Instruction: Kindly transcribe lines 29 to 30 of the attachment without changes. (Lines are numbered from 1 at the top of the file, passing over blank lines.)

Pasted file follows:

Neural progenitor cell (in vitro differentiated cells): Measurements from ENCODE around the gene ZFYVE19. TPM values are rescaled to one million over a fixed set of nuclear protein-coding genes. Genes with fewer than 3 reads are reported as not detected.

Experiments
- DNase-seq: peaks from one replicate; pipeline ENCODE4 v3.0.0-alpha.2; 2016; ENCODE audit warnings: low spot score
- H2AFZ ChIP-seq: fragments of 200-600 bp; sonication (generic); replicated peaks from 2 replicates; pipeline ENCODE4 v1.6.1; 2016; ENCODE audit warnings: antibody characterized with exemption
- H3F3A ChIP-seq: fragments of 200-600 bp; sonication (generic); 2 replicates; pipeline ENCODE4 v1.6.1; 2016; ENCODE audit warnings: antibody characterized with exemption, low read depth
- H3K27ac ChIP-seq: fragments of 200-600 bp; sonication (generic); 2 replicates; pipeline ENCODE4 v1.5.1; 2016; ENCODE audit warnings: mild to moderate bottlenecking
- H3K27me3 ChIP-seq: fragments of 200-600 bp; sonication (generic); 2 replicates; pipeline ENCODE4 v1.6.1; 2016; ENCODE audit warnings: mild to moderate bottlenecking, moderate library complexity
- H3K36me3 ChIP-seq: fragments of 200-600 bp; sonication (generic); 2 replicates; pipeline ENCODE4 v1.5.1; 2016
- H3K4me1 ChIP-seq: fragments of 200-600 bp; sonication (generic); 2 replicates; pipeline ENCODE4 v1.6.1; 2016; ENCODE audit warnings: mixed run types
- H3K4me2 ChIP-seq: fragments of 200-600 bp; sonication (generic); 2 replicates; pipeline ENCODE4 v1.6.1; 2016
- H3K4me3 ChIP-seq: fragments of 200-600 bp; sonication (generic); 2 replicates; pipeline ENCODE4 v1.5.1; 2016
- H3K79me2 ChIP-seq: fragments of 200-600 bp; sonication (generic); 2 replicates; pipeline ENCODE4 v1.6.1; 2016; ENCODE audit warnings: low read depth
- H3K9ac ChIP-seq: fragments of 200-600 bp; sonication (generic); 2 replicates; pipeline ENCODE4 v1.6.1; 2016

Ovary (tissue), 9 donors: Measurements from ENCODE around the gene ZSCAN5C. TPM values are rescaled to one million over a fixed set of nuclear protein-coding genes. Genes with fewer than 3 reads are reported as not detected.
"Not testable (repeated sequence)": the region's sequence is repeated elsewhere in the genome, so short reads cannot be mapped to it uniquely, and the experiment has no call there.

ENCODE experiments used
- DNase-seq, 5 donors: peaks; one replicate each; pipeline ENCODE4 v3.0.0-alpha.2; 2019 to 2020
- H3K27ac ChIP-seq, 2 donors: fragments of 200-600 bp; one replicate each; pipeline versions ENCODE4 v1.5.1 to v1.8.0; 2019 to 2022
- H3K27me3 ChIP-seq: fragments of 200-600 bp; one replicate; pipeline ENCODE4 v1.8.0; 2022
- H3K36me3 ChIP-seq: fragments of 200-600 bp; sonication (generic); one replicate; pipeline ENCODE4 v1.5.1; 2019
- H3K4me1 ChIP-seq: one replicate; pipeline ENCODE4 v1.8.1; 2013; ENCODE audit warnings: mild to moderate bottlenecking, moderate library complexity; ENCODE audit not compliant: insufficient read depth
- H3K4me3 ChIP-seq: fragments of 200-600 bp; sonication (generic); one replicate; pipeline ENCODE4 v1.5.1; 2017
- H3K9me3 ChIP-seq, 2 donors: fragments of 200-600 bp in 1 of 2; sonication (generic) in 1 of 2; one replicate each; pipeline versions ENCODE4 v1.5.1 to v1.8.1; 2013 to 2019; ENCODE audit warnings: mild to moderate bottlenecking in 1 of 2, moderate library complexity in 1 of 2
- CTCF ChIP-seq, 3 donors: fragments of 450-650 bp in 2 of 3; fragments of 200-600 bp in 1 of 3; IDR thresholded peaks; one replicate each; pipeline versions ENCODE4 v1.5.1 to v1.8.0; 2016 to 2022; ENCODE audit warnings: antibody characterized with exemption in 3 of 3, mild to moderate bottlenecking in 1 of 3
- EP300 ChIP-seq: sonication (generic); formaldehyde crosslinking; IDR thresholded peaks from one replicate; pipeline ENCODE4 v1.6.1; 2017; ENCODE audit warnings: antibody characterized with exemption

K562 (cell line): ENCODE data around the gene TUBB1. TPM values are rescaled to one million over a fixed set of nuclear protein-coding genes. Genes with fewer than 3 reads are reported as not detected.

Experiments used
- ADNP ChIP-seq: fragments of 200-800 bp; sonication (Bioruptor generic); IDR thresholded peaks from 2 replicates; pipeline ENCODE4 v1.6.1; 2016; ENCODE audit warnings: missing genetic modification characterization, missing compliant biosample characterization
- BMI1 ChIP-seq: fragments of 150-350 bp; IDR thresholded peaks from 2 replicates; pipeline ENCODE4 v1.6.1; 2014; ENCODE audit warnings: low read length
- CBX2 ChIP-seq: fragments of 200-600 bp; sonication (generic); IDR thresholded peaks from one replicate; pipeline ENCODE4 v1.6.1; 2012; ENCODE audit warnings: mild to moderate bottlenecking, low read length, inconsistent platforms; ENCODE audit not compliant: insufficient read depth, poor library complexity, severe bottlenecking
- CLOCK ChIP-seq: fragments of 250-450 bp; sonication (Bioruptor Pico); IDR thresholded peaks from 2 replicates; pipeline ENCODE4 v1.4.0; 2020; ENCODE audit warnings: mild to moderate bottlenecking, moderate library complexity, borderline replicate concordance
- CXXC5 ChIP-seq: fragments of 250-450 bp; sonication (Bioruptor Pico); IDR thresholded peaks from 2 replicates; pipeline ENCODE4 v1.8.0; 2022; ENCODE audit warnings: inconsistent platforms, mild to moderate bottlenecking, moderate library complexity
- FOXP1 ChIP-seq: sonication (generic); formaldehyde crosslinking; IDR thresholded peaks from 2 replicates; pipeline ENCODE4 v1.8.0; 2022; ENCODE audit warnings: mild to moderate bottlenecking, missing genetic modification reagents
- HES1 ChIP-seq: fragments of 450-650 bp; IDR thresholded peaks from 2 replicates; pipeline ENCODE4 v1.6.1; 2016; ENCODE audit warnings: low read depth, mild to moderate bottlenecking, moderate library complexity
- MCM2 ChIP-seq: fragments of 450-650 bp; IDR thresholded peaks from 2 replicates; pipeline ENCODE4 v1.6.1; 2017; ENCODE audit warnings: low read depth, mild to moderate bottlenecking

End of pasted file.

- BMI1 ChIP-seq: fragments of 150-350 bp; IDR thresholded peaks from 2 replicates; pipeline ENCODE4 v1.6.1; 2014; ENCODE audit warnings: low read length
- CBX2 ChIP-seq: fragments of 200-600 bp; sonication (generic); IDR thresholded peaks from one replicate; pipeline ENCODE4 v1.6.1; 2012; ENCODE audit warnings: mild to moderate bottlenecking, low read length, inconsistent platforms; ENCODE audit not compliant: insufficient read depth, poor library complexity, severe bottlenecking